Adding transit to a replacement in a major New York City-area bridge would set the project back at least two years, according to the Journal News.
New York State Transportation Commissioner Joan McDonald told the Journal that adding a bus or rail line to open with the Tappan Zee Bridge replacement in Tarrytown would delay the bridge opening “minimally by two years” because of environmental reviews of new stations, including station parking areas.
With the basic bridge, designed to support buses or rail that could be added later, McDonald said she was confident construction would begin this year. The bridge replacement is expected to cost $5.2 billion.
“So far, we’ve met ... every benchmark we set out for ourselves,” she said.
The replacement is planned as two spans about 300 ft north of the existing 56-year-old Hudson River span. It is scheduled to open in 2017.
Many transit advocates and local officials want a mass transit system, most likely a specialized express bus service with its own lanes, to run the day the new bridge opens.
Veronica Vanterpool, associate director for the Tri-State Transportation Campaign, told the Journal that community opposition to the bridge without mass transit could delay the project even more than the two years.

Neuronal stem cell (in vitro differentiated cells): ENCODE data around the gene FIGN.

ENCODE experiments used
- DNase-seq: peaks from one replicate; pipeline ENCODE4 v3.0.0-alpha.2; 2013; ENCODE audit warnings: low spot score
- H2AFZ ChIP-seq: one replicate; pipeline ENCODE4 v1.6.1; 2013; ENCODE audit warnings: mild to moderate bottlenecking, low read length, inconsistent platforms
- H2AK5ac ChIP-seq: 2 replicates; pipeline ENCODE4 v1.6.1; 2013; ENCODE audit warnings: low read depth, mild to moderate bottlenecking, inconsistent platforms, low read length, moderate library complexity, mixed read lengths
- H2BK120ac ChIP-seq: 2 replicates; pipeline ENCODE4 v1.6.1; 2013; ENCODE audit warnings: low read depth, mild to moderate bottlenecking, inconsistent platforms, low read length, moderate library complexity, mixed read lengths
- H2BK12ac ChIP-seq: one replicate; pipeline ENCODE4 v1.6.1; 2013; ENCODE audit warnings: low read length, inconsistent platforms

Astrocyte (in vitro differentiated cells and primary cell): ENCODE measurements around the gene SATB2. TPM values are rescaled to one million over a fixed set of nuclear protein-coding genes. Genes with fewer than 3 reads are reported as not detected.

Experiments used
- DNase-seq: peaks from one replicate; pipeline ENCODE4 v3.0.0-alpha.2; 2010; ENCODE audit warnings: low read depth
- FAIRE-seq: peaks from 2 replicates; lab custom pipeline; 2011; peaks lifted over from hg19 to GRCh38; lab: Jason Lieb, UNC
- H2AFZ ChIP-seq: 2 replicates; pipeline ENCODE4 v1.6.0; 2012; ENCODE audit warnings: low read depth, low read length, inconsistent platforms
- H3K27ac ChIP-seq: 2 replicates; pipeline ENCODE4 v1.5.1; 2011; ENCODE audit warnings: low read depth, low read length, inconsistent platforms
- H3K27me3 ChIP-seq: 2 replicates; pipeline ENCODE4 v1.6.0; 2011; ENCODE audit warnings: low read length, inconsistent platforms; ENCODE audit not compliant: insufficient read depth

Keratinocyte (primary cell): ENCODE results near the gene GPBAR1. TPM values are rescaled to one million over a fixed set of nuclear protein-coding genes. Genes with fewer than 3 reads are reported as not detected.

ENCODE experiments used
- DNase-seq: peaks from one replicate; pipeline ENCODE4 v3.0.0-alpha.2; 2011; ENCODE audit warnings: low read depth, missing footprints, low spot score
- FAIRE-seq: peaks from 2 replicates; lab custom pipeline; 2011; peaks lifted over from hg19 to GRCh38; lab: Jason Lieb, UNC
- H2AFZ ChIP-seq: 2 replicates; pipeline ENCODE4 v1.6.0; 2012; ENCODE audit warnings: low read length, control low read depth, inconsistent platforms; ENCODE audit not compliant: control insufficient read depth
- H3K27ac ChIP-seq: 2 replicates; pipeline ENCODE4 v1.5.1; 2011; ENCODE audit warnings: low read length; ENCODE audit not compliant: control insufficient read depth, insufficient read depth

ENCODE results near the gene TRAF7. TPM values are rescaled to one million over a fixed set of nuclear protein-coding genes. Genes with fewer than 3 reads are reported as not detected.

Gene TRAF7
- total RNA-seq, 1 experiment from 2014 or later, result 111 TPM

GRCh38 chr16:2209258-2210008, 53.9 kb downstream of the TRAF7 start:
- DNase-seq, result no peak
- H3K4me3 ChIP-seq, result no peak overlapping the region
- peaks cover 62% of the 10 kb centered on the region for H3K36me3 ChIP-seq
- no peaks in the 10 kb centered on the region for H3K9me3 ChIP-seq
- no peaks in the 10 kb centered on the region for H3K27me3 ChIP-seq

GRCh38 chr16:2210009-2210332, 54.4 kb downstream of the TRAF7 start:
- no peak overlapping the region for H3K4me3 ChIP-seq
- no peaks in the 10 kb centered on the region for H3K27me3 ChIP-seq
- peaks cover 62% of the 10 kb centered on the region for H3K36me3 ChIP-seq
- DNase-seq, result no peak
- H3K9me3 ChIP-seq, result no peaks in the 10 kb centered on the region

“We are building a bridge for the next hundred years; we should get it right,” Vanterpool said. “Designing the bridge for bus transit on day one doesn’t preclude construction from starting on the bridge. ... We’re not trying to delay or stop the project.”
Construction industry representatives at the meeting emphasized the need to begin building the bridge quickly to bring jobs to a tight market and to ensure safety for motorists in the 140,000 vehicles that cross it each day.
Discussions about what to build in its place, and how to develop the 30-mile transportation core from Suffern to Port Chester, have stretched on more than a decade. But in October, the Obama administration stepped in, placing the replacement bridge on the fast track with its plans for the basic bridge. It would feature four lanes plus a breakdown lane in each direction, with a bike and walking path on one span.
McDonald said the first draft of an environmental impact statement, which will delineate the replacement bridge’s impacts on the area, is due Wednesday.
She said the bridge would be built ready to accommodate transit at a later date. Bridge footings, for example, would be strong enough to hold a commuter railroad.